“Choose your adventure.” – No, really.
- Website: Sidequests
Address: 10190 104 Street NW, Basement, Edmonton, AB T5J 1A7
- Private Booking: Yes
- Price: $23.81 per person
- Duration: 45 minutes
- Linearity: Mixed
- Group size: #medium
- Player Level: #competent
- Premise: “This is it, it’s what you’ve always dreamed of: assisting your world-famous Egyptology professor on a real dig! This sure beats reading a musty textbook. Even better, the team has just discovered a new chamber and they want you and your classmates to do an initial survey to put that classroom theory to work!”
This was our third time at Sidequests. They are great people who are more than just escape room employees. They are meticulous about their customer service and make sure everything goes smoothly, from the moment you get your picture taken to the moment you get out.
The staff at Sidequests are great – they’re friendly, and they remembered who we are! I always think it’s a sign of good customer service when the staff try to remember their customers’ names and faces.
Man oh man. Can I give this section more than a 10? Every single puzzle we encountered was fresh and innovative while still being loyal to the theme. They leaned heavily on visual problem-solving, so this room is perfect for right-minded folks like me.
We breezed through this room like clockwork. The puzzle progression was inherent to what Sidequests advocates for–choose your own adventure. I think this mantra works particularly well here because they leave it up to you to choose which path to take in a binary progression. You can solve puzzles from column A or B. Take your pick and see how to best spend your time. (Hence, choosing your own adventure.) We ended up solving all the puzzles by the end anyway and got to see the ending(s).
The puzzles here were incredibly creative! I think part of this creativity comes from the fact that there were no locks in this room, which allowed the designers to move beyond puzzles that result in a letter/number/directional combination. Another thing I really loved was the cluing – most of it was through pictures! It does get a bit tiring reading long-winded passages of text (not that it’s always a bad thing), so it was great to see clues given this way!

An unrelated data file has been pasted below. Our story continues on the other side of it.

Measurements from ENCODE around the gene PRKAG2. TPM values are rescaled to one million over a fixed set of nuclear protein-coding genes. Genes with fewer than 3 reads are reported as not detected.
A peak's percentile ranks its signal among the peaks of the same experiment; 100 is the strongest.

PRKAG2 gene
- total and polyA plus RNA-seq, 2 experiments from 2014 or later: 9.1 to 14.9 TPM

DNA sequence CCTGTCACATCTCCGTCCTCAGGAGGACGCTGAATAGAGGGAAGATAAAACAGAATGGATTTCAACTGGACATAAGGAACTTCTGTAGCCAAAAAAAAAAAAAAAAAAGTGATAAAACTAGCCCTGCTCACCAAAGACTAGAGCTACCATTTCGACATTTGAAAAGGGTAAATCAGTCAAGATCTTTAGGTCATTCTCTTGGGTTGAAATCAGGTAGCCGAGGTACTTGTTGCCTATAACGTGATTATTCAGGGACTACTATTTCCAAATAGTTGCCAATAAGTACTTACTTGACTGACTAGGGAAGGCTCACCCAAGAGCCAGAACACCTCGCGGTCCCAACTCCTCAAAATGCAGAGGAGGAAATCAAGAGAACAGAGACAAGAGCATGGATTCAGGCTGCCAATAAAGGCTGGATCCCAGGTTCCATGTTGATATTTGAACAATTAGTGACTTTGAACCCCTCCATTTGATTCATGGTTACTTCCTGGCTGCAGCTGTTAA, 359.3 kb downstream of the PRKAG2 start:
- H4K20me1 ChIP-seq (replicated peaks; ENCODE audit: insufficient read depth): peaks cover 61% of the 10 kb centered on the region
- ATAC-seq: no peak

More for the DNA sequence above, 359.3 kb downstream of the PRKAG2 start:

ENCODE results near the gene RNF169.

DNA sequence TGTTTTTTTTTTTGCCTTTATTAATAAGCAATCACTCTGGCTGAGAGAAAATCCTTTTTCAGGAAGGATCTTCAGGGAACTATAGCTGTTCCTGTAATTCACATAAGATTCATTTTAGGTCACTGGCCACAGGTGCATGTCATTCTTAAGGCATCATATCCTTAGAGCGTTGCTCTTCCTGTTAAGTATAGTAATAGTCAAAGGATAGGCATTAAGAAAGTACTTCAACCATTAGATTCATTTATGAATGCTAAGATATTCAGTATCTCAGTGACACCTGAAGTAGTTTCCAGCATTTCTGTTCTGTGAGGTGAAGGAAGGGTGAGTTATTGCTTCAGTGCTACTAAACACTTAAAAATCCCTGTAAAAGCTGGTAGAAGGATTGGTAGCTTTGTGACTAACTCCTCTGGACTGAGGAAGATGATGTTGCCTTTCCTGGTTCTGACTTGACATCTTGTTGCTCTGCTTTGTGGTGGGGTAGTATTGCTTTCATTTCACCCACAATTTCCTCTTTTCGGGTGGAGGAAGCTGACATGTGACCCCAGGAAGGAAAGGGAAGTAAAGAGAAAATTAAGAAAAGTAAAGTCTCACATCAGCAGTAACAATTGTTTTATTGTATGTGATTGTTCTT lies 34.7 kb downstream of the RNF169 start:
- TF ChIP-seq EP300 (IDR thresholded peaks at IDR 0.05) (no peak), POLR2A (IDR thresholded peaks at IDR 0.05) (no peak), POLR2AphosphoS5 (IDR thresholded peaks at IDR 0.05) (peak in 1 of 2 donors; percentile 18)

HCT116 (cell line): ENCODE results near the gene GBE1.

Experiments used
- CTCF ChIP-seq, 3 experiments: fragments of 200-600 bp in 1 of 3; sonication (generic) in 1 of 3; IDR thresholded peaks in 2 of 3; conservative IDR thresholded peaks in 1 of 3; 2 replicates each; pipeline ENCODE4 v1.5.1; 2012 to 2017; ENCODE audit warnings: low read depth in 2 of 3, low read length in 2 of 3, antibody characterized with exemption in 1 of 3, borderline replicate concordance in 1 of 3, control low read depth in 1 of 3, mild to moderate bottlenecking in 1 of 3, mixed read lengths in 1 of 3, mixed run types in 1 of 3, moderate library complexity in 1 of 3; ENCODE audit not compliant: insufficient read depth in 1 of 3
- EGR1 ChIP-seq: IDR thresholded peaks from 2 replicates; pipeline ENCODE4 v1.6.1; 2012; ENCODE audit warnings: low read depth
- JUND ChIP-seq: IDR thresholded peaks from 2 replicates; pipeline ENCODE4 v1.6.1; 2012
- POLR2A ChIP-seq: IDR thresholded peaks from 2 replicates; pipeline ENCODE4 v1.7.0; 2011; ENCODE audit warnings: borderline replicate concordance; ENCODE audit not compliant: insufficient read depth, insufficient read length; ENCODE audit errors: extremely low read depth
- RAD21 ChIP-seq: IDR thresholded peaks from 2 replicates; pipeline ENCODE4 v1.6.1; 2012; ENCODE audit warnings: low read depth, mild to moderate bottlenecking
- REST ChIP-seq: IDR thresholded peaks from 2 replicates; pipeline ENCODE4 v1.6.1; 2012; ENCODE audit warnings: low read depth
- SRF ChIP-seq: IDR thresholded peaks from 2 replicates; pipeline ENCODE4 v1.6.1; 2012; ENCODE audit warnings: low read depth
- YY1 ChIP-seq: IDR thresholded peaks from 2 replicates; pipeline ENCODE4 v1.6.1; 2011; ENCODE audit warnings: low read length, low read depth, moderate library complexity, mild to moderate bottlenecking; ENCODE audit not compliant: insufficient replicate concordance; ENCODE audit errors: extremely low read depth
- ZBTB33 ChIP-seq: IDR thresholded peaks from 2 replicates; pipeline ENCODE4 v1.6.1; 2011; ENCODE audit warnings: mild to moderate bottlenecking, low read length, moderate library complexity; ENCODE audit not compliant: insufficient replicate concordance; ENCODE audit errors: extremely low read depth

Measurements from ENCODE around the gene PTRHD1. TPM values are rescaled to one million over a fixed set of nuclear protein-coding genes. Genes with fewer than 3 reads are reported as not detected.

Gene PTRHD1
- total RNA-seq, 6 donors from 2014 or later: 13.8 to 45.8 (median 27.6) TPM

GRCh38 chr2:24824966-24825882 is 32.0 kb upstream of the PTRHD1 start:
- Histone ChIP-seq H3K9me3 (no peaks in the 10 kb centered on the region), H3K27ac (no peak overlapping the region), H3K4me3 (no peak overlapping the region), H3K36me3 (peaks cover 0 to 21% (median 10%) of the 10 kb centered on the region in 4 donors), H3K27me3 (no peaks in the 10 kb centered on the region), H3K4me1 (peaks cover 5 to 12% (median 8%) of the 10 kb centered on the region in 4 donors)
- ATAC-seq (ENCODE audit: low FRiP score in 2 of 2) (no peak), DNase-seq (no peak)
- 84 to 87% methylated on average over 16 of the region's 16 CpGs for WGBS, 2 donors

Since we did this room with only two people, it played out pretty linearly for us. And the room is linear, but there are actually two different puzzle lines you can do simultaneously, which means that a larger group likely won’t have people standing around doing nothing! Whether or not you finish both puzzle lines determines what kind of ending you get. I really appreciated this little mechanic because it felt like my interactions with the room were a bit more meaningful – we had a choice as to whether or not we first would work on the first or second line, or if we would tackle them at the same time.
This room looked fantastic. Every single space was covered in icons and symbols, all of which eventually became relevant. Other than small tools you would encounter every now and then, there were no movable props in this room. The puzzles were embedded into the environment itself which was pretty damn cool. You’re not manhandling dusty books or opening empty drawers; instead, you’re just looking around to see how the walls, ceilings, and floors can help you.
Expedition looked appropriately Egypt-y without being too over the top. I thought it could have used a few more props to really show that the room was an excavation in progress though. What I did love was how intentional they were with their use of space in this room – it felt like every part of the room was used for puzzles, but the room did not feel crowded (nor would it if there were more than 2 people, I think).
My eyes, hands, feet, and brain did not stop moving from the moment we got in the room. Because you always have a choice of which puzzle to solve at any given time, you’re just forced to keep working while in the room. There was never a moment when we felt stuck or frustrated. This enabled us to focus on our mission while in the room which led to a highly immersive experience.
One thing I really like about Sidequests is how they incorporate your walk to the room into the story. An in-character staff member brings you into the story as you travel from the lobby to your room, which I think is great at moving you into the proper mindset before you even get into the room!
For Expedition in particular, there’s a sound effect that plays whenever you solve a puzzle correctly. For some, this could take them out of immersion, but I personally thought it felt like a fun video-game inspired addition that made it unambiguous as to whether or not you got a puzzle right.
The theme involves being a part of an Egyptology team and exploring a new chamber. In that regard, they succeeded. The theme stays with you throughout the entire playing period, even from the moment you sit in the waiting room. Your mission is to get a necklace and get out–the room never lets you forget that.
I don’t think Egypt is unique by any means, but the way that Sidequests pulled it off was pretty new to me! I enjoyed the in-character story briefing that we got – my only regret is that we didn’t do a bit more with that interaction! It was a bit one-sided with the staff member telling us the story, but there were plenty of opportunities for us to have spoken up and to help shape our pre-room briefing.
Compared to Uncle, I thought Expedition did a better job of really demonstrating the concept of “different endings”.
This room easily gets a #diamond and debuts really high on my (currently unpublished but always audited) top Edmonton escape room ranking list. Prepare for an adventure.
This room gets a #diamond! It’s a room with polished puzzles and an engaging story – I would highly recommend it if you’re in Edmonton!
- Completed: October 29, 2016
- Escaped? Ending D (2 people)
- Our Points: 2069
- Number of hints used: 2